Article
Publication date: 4 November 2014

Valerie Steeves and Priscilla Regan

The purpose of this paper is to develop a conceptual framework to contextualize young people’s lived experiences of privacy and invasion online. Social negotiations in the…

1743

Abstract

Purpose

The purpose of this paper is to develop a conceptual framework to contextualize young people’s lived experiences of privacy and invasion online. Social negotiations in the construction of privacy boundaries are theorized to be dependent on individual preferences, abilities and context-dependent social meanings.

Design/methodology/approach

Empirical findings of three related Ottawa-based studies dealing with young people’s online privacy are used to examine the benefits of online publicity, what online privacy means to young people and the social importance of privacy. Earlier philosophical discussions of privacy and identity, as well as current scholarship, are drawn on to suggest that privacy is an inherently social practice that enables social actors to navigate the boundary between self/other and between being closed/open to social interaction.

Findings

Four understandings of privacy’s value are developed in concordance with recent privacy literature and our own empirical data: privacy as contextual, relational, performative and dialectical.

Social implications

A more holistic approach is necessary to understand young people’s privacy negotiations. Adopting such an approach can help re-establish an ability to address the ways in which privacy boundaries are negotiated and to challenge surveillance schemes and their social consequences.

Originality/value

Findings imply that privacy policy should focus on creating conditions that support negotiations that are transparent and equitable. Additionally, policy-makers must begin to critically evaluate the ways in which surveillance interferes with the developmental need of young people to build relationships of trust with each other and also with adults.

Details

Journal of Information, Communication and Ethics in Society, vol. 12 no. 4
Type: Research Article
ISSN: 1477-996X

Keywords

Article
Publication date: 13 July 2012

Vasilios Katos

The purpose of this paper is to develop a model for online transactions, integrating the social influence approach, the trust‐risk framework, and the theory of reasoned…

Abstract

Purpose

The purpose of this paper is to develop a model for online transactions, integrating the social influence approach, the trust‐risk framework, and the theory of reasoned action, and to test it in a non US/UK context such as Greece.

Design/methodology/approach

Structural equation modeling was used to survey data from 376 household respondents from two residential departments of the city of Thessaloniki in Greece in order to examine causal inferences.

Findings

The results of the model, where the trust‐risk‐subjective norms framework mediated the impact of information privacy on actual transactions, indicated that the individual's attitude toward using technology, through the intention to submit individual information, resulted in positive actual transaction outcomes.

Research limitations/implications

Cross‐section data were used for testing the model. However, for properly investigating causality time‐series or longitudinal data should be employed.

Practical implications

For increasing online transactions, organizations should make their websites as simple and attractive as possible, develop their image that they do care about customers and are trustworthy, and develop privacy‐friendly policies for gaining competitive advantage.

Originality/value

This study proposes and empirically validates an integrative framework for online transactions at the individual level by adapting information privacy concerns and trust‐risk‐subjective norm beliefs and relates them to attitudes of individuals. Thus, the proposed integrative framework is critically engaging and well established but with limited information models.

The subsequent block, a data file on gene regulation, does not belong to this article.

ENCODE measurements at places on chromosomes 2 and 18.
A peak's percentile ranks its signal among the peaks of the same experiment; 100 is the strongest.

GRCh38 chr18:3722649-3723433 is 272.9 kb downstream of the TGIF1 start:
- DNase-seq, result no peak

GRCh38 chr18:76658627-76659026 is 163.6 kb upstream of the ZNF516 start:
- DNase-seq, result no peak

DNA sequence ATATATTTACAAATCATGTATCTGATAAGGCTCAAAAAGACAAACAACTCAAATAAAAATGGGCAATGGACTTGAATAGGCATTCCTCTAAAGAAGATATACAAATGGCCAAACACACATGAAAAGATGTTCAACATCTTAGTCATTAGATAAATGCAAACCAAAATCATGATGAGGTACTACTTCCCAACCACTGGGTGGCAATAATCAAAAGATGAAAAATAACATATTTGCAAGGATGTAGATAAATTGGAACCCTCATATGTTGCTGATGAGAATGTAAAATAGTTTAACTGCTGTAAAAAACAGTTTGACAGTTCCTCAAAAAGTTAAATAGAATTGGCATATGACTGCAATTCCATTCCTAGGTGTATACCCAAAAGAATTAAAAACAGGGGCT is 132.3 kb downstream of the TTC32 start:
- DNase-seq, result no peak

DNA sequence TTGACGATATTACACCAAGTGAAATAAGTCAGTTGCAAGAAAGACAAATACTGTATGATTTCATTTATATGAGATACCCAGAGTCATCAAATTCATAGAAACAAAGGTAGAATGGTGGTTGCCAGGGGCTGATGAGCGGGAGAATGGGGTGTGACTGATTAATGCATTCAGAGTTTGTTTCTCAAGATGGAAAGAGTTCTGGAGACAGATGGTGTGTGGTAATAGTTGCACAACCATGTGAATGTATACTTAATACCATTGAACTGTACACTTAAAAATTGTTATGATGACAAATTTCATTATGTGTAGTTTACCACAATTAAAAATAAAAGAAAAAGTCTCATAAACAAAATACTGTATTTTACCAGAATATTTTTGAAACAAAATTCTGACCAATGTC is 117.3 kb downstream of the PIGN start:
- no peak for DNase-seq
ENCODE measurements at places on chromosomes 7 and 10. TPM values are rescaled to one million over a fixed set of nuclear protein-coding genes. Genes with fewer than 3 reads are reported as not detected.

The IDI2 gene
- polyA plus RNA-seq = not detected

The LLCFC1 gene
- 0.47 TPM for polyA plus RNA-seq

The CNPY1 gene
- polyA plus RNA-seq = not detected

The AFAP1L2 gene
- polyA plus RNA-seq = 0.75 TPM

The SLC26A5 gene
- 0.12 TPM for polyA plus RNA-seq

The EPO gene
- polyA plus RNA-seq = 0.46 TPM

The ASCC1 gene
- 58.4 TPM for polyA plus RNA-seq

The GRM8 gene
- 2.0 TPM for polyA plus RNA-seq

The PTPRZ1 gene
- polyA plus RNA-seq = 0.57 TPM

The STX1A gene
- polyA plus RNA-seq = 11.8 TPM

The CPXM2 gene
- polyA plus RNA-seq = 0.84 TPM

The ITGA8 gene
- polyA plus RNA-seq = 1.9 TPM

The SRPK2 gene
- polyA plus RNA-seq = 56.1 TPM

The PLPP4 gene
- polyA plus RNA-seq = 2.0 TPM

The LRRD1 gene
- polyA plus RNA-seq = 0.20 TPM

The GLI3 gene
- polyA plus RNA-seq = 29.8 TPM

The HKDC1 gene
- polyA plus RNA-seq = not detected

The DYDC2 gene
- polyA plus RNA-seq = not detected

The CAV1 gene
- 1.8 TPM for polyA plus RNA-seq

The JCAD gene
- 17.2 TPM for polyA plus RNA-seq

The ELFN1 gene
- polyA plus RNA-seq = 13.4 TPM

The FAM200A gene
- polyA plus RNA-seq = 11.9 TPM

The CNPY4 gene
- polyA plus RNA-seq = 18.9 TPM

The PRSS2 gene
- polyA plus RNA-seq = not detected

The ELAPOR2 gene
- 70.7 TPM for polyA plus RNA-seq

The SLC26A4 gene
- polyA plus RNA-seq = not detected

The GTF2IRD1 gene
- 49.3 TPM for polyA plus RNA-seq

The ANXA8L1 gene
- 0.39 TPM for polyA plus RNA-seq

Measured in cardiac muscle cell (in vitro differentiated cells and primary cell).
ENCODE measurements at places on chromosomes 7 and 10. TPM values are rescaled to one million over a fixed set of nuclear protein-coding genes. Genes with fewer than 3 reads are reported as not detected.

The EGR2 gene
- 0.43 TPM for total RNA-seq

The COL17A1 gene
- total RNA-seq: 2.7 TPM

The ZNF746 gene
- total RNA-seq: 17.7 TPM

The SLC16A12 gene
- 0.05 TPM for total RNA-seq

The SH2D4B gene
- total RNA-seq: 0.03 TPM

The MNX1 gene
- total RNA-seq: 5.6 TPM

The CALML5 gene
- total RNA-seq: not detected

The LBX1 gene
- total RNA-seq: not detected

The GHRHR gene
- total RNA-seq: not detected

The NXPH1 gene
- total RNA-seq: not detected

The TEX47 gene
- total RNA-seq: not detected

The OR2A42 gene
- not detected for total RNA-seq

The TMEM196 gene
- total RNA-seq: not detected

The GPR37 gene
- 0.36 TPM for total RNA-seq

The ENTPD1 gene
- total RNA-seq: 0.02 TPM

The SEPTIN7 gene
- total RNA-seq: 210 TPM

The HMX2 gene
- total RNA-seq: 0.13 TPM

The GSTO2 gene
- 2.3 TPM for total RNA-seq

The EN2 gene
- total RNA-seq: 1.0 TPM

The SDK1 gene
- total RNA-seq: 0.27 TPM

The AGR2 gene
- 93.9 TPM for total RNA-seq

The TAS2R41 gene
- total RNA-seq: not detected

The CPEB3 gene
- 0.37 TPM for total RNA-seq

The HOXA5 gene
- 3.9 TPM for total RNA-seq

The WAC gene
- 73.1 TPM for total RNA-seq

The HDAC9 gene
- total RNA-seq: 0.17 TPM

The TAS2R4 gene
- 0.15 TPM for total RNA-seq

Details

Information Management & Computer Security, vol. 20 no. 3
Type: Research Article
ISSN: 0968-5227

Keywords

Article
Publication date: 15 September 2022

Saptarshi Bhattacharya, Rajendra Prasad Sharma and Ashish Gupta

Consumers are worried about sharing their sensitive information during online shopping due to the e-tailer’s unethical practices and hacking-related concerns. Prior…

Abstract

Purpose

Consumers are worried about sharing their sensitive information during online shopping due to the e-tailer’s unethical practices and hacking-related concerns. Prior research has established the country of origin (COO) as a trust-building cue; however, it requires empirical testing in the online retailing context. The present study aims to examine the e-tailer COO’s effect on consumer privacy, trust and purchase intention.

Design/methodology/approach

An online survey floated a seven-point Likert scale questionnaire and invited the receivers to participate in the investigation over e-mails and text messages. A total of 355 usable responses were analyzed using R programming.

Findings

This study empirically validated a proposed conceptual model examining the influence of COO on consumer privacy, trust and purchase intention. The findings suggest that COO influences consumer privacy, trust and purchase intention. This study further found that the privacy practices of online retailers positively impact consumer trust. Trust acts as a mediating factor in influencing purchase intention.

Practical implications

This study offers valuable insights for advancing the research agenda and actionable inputs to e-commerce managers for alleviating consumer privacy concerns in emerging economies. Future researchers can test the proposed model in other demographic and e-commerce settings.

Originality/value

This study contributes to the present knowledge on consumer privacy in online retailing in the Indian context. This paper also examines the relationship of COO with consumer privacy, trust and purchase intention, an underexplored research area in emerging markets.

Details

Journal of Consumer Marketing, vol. ahead-of-print no. ahead-of-print
Type: Research Article
ISSN: 0736-3761

Keywords